upon a proper hypothetical question.
Brand v. Secretary of Dep’t of Health, Educ. & Welfare, 623 F.2d 523, 527 (8th Cir.
Disability is defined in the social security regulations as the inability to engage in
any substantial gainful activity by reason of any medically determinable physical or
mental impairment which can be expected to result in death or which has lasted or can be
expected to last for a continuous period of not less than twelve months. 42 U.S.C. §
416(i)(l); 42 U.S.C. § 1382c(a)(3)(A); 20 C.F.R. §§ 404.1505(a) and 416.905(a). In
determining whether a claimant is disabled, the Commissioner must evaluate the claim
using a five-step procedure.
First, the Commissioner must decide if the claimant is engaging in substantial
gainful activity. If the claimant is engaging in substantial gainful activity, he is not
Next, the Commissioner determines if the claimant has a severe impairment which
significantly limits the claimant‟s physical or mental ability to do basic work activities.
If the claimant‟s impairment is not severe, he is not disabled.
If the claimant has a severe impairment, the Commissioner evaluates whether the
impairment meets or exceeds a listed impairment found in 20 C.F.R. Part 404, Subpart P,
Appendix 1. If the impairment satisfies a listing in Appendix 1, the Commissioner will
find the claimant disabled.
If the Commissioner cannot make a decision based on the claimant‟s current work
activity or medical facts alone, and the claimant has a severe impairment, the
Commissioner reviews whether the claimant can perform his past relevant work. If the
claimant can perform his past relevant work, he is not disabled.
If the claimant cannot perform his past relevant work, the Commissioner must
evaluate whether the claimant can perform other work in the national economy. If not,
the Commissioner declares the claimant disabled. 20 C.F.R. §§ 404.1520 and 416.920.
When evaluating evidence of subjective complaints, the ALJ is never free to ignore
the subjective testimony of the claimant, even if it is uncorroborated by objective medical
evidence. Basinger v. Heckler, 725 F.2d 1166, 1169 (8th Cir. 1984). The ALJ may,
however, disbelieve a claimant‟s subjective complaints when they are inconsistent with
the record as a whole. See, e.g., Battles v. Sullivan, 992 F.2d 657, 660 (8th Cir. 1990). In
considering the subjective complaints, the ALJ is required to consider the factors set out
by Polaski v. Hecler, 739 F.2d 1320 (8th Cir. 1984), which include:
claimant‟s prior work record, and observations by third parties and treating
and examining physicians relating to such matters as:
the claimant‟s daily activities;
the duration, frequency, and intensity of the pain;
precipitating and aggravating factors;
dosage, effectiveness and side effects of
Id. at 1322.
The ALJ’s Findings
The ALJ found that Coleman did not suffer from a disability within the meaning of
the Social Security Act at any time through the date of the decision. He issued the
following specific findings:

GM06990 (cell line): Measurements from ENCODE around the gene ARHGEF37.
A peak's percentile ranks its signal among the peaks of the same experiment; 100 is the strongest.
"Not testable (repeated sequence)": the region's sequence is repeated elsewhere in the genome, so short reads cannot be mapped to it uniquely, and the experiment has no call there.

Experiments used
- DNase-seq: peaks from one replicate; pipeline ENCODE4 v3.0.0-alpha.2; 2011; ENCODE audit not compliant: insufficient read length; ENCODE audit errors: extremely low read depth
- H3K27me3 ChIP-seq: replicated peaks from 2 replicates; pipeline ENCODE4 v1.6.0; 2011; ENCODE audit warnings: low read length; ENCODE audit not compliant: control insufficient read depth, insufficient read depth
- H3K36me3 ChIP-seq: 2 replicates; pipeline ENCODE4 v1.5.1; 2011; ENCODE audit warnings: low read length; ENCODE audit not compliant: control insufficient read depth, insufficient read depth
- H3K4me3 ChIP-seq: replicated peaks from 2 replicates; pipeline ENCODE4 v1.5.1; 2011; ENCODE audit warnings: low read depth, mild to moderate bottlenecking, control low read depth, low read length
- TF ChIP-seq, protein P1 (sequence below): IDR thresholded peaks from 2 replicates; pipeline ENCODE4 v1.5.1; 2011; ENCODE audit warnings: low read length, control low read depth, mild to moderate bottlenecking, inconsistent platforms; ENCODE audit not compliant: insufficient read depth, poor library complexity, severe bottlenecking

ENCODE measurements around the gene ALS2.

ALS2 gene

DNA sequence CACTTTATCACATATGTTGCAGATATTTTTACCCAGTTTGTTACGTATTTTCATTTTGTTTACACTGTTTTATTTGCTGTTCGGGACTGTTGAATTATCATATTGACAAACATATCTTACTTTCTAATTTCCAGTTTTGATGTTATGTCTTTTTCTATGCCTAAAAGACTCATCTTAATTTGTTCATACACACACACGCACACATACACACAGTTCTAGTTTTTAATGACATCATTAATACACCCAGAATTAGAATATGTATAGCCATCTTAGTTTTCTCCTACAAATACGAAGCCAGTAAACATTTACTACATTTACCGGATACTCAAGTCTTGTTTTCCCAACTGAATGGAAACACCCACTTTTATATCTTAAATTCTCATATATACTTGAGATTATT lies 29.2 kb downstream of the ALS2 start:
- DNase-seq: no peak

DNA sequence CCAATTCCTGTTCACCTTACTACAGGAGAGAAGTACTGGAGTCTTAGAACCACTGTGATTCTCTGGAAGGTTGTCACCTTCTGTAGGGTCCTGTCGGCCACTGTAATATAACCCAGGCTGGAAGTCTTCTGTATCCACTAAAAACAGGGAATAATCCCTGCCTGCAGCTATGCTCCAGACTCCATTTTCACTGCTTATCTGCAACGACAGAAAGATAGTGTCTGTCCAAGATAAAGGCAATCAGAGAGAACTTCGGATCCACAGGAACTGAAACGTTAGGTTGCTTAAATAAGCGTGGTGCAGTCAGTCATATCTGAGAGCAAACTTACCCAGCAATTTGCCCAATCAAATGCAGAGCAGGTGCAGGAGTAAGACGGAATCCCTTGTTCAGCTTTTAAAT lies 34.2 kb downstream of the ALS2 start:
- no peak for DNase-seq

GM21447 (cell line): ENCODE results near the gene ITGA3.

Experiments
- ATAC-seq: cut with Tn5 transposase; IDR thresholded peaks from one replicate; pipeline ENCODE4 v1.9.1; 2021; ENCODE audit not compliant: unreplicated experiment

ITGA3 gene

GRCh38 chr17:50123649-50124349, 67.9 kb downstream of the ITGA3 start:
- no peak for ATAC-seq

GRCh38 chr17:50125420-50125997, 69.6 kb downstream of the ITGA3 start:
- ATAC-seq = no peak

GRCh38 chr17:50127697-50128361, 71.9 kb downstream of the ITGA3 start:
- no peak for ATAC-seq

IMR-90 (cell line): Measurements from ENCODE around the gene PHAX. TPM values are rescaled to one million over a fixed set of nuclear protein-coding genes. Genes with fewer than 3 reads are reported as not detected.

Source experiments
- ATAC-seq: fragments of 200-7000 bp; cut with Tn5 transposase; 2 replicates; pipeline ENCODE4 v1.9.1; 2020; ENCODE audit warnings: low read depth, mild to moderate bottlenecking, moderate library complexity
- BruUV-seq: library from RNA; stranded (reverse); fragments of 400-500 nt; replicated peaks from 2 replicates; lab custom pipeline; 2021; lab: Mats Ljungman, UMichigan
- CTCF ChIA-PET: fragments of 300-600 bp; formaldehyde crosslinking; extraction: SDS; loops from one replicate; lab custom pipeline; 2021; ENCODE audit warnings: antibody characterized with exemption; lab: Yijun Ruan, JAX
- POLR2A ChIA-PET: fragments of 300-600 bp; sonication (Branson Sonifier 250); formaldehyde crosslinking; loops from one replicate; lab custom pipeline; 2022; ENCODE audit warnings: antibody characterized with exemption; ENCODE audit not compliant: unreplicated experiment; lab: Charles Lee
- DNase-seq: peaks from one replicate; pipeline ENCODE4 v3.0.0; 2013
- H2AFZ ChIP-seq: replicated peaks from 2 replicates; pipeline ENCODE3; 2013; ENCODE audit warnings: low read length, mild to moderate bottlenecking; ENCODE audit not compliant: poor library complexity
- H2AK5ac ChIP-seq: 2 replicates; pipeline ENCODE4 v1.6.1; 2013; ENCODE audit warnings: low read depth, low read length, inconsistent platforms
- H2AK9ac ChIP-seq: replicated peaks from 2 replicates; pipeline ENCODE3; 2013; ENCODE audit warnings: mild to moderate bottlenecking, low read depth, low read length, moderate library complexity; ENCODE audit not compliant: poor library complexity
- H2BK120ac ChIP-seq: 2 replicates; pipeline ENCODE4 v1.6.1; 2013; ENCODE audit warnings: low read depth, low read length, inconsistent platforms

The claimant has not engaged in substantial gainful activity since January 8,
2009, the application date (20 CFR 416.971 eq seq.).
The claimant has the following severe impairments: epilepsy, mood
disorder not otherwise specified, borderline personality disorder and obesity
(20 CFR 416.920(c)).
The claimant does not have an impairment or combination of impairments
that meets or medically equals one of the listed impairments in 20 CFR Part
404, Subpart P, Appendix 1 (20 CFR 416.920(d), 416.925 and 416.926).
After careful consideration of the entire record, I find that the claimant has
the residual functional capacity to perform medium work as defined in 20
CFR 416.967(c) except the claimant could occasionally perform postural
activities (i.e. climbing, crawling, kneeling, stooping, crouching, etc); must
avoid all exposure to moving machinery, unprotected heights and hazardous
machinery; limited to simple routine tasks in a low stress environment with
only occasional interaction with public or coworkers.
The claimant has no past relevant work (20 CFR 416.965).
The claimant was born on January 27, 1962 and was 46 years old, which is
defined as a younger individual age 18-49, on the date the application was
filed (20 CFR 416.963).
The claimant has a limited education and is able to communicate in English
(20 CFR 416.964).
Transferability of job skills is not an issue because the claimant does not
have past relevant work (20 CFR 416.968).
Considering the claimant‟s age, education, work experience, and residual
functional capacity, there are jobs that exist in significant numbers in the
national economy that the claimant can perform (20 CFR 416.969 and
The claimant has not been under a disability, as defined in the Social
Security Act, since January 8, 2009, the date the application was filed (20
The ALJ concluded that although Coleman had severe impairments, the medical
records did not support her allegations about the severity of her limitations. The ALJ
found that Coleman‟s treatment for epilepsy was sporadic and inconsistent, that her
medications effectively controlled her symptoms, and that her testimony regarding daily
activities was inconsistent with her alleged limitations. He found that there was no
medical evidence to confirm whether her obesity would limit her ability to sustain
activity on a regular and continuing basis. The ALJ found that Coleman would have mild
limitations because of her mental impairments and deficiencies in social functioning, and
moderate limitations in concentration, persistence, and pace. He found that Coleman was
not fully credible, particularly given her limited work history and the contradictions
between her allegations about the severity of her symptoms as compared with her
medical records and ability to perform daily activities.
When reviewing a denial of Social Security benefits, a court cannot reverse an
ALJ‟s decision simply because the court may have reached a different outcome, or
because substantial evidence might support a different outcome. Jones ex rel. Morris v.
Barnhard, 315 F.3d 974, 977 (8th Cir. 2003); Woolf v. Shalala, 3 F.3d 1210, 1213 (8th
Cir. 1993). Instead, the court‟s task is a narrow one: to determine whether there is
substantial evidence on the record as a whole to support the ALJ‟s decision. 42 U.S.C. §